- The inaugural Crossing The Pond Martial Expo was held last weekend in West Seattle. This seminar brought together six well-known and highly skilled instructors of martial arts and self-defense from across the United States and United Kingdom.
- Over the weekend, two one-hour workshops were held by instructors Al Peasland, Nicholas Yang, Kris Wilder, Rory Miller, Marc “Animal” MacYoung, and Iain “Tuna Fish Pizza” Abernethy.
- Approximately thirty-five people were in attendance. Among the students, at least one third appeared to be black belts and/or instructors themselves.
- Participants were open-minded, polite, and patient–especially with this author, who hadn’t done any Karate training since elementary school. Egoism, inappropriate competition, and input from self-declared “assistant instructors” was minimal. This is a credit to the affable seminar host, Kris Wilder, and the other teachers as well, who together set the right tone for the event.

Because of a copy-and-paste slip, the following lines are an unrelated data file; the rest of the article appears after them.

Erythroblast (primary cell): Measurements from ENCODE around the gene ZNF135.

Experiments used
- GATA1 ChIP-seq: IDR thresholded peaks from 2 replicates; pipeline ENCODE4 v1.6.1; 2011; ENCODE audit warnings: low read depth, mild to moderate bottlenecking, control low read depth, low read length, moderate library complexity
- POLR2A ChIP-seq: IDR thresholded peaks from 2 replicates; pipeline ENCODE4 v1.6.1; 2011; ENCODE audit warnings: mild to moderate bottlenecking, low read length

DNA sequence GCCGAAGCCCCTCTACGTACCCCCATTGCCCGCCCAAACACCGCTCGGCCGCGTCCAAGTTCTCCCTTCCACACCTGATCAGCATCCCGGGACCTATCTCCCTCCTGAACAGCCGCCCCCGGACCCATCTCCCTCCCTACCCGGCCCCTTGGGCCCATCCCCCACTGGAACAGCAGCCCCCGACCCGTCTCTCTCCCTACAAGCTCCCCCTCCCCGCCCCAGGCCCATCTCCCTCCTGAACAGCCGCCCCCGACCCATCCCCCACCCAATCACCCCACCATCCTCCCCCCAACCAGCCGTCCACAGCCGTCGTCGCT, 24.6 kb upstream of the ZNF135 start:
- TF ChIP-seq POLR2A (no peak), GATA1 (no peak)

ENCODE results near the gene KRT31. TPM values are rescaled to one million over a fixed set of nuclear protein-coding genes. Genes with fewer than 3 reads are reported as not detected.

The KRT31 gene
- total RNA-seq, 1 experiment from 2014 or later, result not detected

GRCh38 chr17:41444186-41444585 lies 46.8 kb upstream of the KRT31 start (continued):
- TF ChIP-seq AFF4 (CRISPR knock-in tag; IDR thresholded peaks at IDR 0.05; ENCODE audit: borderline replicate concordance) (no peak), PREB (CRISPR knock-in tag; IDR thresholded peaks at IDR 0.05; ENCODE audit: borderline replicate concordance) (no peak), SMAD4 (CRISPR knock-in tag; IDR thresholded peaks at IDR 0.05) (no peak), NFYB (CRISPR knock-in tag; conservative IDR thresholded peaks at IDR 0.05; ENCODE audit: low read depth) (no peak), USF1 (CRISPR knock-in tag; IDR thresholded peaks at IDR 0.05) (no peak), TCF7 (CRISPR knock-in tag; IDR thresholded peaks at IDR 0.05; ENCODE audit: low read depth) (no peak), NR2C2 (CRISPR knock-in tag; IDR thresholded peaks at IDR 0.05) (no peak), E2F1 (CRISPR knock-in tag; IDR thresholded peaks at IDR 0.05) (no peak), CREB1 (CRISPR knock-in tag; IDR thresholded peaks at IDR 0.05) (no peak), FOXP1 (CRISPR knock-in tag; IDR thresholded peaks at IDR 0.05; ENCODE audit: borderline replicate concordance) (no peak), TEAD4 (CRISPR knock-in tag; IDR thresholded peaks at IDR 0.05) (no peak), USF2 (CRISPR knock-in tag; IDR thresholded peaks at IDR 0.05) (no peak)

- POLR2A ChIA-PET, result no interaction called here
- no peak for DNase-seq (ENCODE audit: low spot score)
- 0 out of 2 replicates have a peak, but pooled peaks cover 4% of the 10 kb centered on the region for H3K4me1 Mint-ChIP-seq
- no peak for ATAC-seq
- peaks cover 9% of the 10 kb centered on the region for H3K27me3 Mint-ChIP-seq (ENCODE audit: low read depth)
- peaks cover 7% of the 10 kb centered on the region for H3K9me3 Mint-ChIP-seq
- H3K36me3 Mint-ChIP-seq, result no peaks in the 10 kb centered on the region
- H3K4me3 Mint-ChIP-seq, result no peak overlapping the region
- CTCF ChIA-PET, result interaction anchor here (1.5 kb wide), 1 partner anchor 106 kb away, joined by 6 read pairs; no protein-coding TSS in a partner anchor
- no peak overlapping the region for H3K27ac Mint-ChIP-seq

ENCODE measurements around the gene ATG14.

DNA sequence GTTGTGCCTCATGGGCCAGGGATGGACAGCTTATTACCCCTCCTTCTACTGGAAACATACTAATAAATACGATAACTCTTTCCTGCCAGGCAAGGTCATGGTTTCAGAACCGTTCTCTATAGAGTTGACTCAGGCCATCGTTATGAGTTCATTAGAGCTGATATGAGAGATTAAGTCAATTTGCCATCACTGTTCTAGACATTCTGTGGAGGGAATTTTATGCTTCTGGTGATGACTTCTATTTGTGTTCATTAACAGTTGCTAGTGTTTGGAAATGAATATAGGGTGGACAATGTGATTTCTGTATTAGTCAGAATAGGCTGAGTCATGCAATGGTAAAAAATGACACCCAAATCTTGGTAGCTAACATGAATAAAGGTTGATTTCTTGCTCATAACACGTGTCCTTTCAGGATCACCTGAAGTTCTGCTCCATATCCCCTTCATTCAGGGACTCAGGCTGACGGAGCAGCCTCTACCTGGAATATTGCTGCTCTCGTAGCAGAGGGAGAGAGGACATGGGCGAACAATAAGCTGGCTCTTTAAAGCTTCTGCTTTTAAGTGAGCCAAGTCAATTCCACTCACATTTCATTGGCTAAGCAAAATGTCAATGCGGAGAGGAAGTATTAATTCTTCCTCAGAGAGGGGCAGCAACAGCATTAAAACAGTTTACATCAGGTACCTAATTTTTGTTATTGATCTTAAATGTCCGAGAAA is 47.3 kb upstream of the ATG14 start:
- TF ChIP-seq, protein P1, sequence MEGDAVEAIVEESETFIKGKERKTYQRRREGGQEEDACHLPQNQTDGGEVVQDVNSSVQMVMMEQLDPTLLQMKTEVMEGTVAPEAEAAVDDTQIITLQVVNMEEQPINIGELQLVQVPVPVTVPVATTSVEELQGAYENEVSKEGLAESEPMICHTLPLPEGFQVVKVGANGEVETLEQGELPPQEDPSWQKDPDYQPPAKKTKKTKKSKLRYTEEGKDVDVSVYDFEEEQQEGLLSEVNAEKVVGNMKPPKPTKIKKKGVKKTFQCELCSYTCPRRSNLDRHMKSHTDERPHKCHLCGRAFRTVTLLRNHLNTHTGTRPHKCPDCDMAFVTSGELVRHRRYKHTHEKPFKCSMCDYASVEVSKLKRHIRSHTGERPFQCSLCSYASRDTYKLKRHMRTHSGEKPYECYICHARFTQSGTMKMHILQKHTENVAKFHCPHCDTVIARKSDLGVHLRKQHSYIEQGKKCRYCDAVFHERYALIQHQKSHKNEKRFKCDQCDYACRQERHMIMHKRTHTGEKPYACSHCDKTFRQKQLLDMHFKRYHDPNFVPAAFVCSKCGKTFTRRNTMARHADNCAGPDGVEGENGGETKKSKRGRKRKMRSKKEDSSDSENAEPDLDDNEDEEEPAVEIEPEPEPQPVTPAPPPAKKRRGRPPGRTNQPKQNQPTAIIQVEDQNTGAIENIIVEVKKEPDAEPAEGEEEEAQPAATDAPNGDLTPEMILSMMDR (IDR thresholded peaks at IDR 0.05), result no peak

This is the continuation of a group discussion of martial arts and compassion. Your thoughts and opinions are welcome.
As martial artists, we naturally develop a certain familiarity, or even comfort with violence. That is a good thing.
And at the same time, as members of a civil society, we are compelled to minimize our violent interactions. That is also a good thing.
Can these attitudes and skill sets be integrated? Synergized, even? Or, must gains in one area come at expense of the other? Rory says,
Mindfully learning to crush a throat is incompatible with compassion- no matter how hard you visualize or how deep your meditation on your skills, if the first time you break someone’s bone or make them scream it bothers you, you weren’t honestly mindful- practicing violence to acquire a peaceful nature requires a willful blindness.